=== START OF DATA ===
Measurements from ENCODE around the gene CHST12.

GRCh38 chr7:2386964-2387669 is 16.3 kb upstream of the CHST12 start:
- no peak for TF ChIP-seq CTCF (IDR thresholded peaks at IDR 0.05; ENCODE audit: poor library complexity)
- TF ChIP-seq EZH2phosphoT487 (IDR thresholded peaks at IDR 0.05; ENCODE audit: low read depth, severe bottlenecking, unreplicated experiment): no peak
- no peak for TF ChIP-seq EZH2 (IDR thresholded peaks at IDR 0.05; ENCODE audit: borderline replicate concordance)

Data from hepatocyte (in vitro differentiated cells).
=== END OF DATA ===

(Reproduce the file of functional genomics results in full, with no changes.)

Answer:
Measurements from ENCODE around the gene CHST12.

GRCh38 chr7:2386964-2387669 is 16.3 kb upstream of the CHST12 start:
- no peak for TF ChIP-seq CTCF (IDR thresholded peaks at IDR 0.05; ENCODE audit: poor library complexity)
- TF ChIP-seq EZH2phosphoT487 (IDR thresholded peaks at IDR 0.05; ENCODE audit: low read depth, severe bottlenecking, unreplicated experiment): no peak
- no peak for TF ChIP-seq EZH2 (IDR thresholded peaks at IDR 0.05; ENCODE audit: borderline replicate concordance)

Data from hepatocyte (in vitro differentiated cells).